Professional Comment

Creating The Healthcare Workforce Of Tomorrow

By Fran Gouldsborough, Deputy Head of Health Science & Social Care at the Quarry Hill campus of Leeds City College (, a member of Luminate Education Group.

Further education, despite limited funding support, has long played a major role in the training of healthcare workers. Colleges, in particular, can be credited with producing many of the health and social care professionals of today.

In 2021/22 alone, 297,864 students in the UK enrolled on to a course in health, social care or public services. Some of these students are expected to become part of the 50,000 extra nurses the government aims to deliver by 2025.

The nature of healthcare means there will always be a demand for people to train in the sector. My role, however, also helps me understand the underlying reasons why students embark on this training in the first place.

Erica Martin is studying Health & Social Care at Level 2. She told me it was her personal experience of dementia care that attracted her to the sector. “Too many times I have seen people with dementia not given control over their own lives. It fuelled a desire to help people maintain the quality of life they had before their diagnosis.”

Boyelany Diouf, on the other hand, is a mature student who built a career in construction and switched to health and social care to fulfil what has been, for him, a lifelong dream. “Being involved in the diagnostic process of a disease is how I want to make a difference,” he says. “To provide service users with the care they deserve during a critical time is important to me – I’m pleased my course is teaching me how to do this.”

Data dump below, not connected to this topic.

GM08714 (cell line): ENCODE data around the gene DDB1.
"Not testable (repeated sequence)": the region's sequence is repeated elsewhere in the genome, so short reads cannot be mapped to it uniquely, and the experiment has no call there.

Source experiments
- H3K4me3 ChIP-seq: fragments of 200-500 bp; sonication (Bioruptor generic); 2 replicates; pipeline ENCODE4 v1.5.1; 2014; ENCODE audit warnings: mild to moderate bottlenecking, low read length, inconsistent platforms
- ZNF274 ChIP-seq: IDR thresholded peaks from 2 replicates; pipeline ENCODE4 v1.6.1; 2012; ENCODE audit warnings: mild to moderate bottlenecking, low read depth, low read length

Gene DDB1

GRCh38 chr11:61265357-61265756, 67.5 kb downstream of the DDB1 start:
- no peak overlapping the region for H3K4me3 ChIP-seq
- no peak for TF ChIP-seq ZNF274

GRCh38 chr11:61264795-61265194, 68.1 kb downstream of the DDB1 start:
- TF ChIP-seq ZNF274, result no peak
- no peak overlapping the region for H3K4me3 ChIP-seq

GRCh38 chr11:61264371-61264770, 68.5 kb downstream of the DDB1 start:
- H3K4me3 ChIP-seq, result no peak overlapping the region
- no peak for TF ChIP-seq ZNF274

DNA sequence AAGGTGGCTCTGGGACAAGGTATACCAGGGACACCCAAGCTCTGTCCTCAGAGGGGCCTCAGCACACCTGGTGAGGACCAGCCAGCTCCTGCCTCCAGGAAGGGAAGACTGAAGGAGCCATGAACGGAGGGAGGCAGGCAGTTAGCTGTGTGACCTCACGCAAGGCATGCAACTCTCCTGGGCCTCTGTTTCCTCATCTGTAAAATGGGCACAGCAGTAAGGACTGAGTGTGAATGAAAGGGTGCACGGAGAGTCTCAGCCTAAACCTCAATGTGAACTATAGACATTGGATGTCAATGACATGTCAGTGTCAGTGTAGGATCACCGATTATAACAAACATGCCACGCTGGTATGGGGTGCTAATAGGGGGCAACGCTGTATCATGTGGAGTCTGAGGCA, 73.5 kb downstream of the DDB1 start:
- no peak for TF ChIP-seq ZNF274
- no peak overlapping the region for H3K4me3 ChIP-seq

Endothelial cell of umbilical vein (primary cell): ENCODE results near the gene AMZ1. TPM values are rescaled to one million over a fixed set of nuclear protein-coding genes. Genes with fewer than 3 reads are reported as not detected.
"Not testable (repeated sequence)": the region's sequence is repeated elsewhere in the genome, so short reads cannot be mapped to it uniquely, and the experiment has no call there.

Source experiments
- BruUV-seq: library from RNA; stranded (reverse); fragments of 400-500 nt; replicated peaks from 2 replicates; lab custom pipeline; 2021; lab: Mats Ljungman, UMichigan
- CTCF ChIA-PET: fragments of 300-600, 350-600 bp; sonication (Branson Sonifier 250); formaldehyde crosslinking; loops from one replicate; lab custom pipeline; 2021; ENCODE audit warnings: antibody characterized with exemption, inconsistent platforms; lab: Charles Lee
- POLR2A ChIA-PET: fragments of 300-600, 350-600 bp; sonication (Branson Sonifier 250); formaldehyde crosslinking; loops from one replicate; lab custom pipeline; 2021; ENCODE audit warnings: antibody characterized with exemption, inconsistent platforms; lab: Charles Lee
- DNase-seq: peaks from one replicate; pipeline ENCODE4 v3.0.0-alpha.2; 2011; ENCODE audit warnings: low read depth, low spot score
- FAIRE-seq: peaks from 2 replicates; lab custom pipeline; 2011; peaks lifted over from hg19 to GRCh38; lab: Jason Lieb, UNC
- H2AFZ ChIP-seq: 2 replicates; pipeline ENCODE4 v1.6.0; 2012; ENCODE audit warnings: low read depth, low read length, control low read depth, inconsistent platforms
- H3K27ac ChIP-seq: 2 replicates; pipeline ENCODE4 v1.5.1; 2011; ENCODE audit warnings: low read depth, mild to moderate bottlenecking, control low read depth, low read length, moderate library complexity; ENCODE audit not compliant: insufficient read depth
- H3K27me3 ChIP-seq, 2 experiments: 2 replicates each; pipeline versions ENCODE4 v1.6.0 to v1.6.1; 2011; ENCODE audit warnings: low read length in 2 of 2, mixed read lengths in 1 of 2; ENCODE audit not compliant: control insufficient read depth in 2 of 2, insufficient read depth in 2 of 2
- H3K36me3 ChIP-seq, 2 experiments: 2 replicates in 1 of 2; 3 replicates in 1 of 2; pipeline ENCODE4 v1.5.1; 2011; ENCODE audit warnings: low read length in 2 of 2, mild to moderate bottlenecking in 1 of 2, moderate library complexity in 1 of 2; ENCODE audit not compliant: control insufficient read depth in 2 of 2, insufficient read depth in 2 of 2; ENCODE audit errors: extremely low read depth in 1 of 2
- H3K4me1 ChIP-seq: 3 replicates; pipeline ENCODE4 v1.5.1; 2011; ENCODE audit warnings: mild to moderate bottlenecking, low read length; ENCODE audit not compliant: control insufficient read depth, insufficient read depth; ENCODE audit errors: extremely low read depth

Alongside equipping students with clinical and interpersonal skills, colleges now incorporate resilience training into the healthcare curriculum. These skills, which include time management and working under pressure, are designed to help newly qualified employees navigate the ever-increasing challenges of today’s industry.

What’s more, recent global and national challenges, such as Covid-19 and the cost of living crisis, have seen colleges step up their wellbeing support to help students deal with unprecedented changes to how they live and learn.

“For me it was the joy of delivering quality healthcare to people in my community,” says Dorcas Appeaning. “It’s this that motivates me to keep training; knowing I will join the same workforce in which members risked their lives for the nation during the pandemic.”

Erica concurs: “Part of my work experience includes serving as a Senior Care Assistant. It was inspiring to watch staff go above and beyond. My course has taught me that everything must be done with service at the forefront.”

While this feedback may represent the thoughts of a few, it provides insight into the important work colleges are doing to harness the motivations of young people wanting to enter the sector. Nevertheless, funding rates for healthcare courses remain low. A Level 3 Pharmacy Services apprenticeship, for example, has a funding band of £4,000 compared to one in vehicle mechanics at Level 2 funded at £6,000.

Despite this, interest among students is consistent – T Level enrolment numbers for 2022 show that Health and Science T Levels were the second highest. Colleges will also be required to increase their capacity because of the high interest shown for the coming academic year.


More funding, as well as those lobbying for that funding, would result in programmes that target specialist branches of healthcare, thereby allowing colleges to continue educating the next generation of workers.
By investing in health and social care training today, the government is investing in the workers of tomorrow.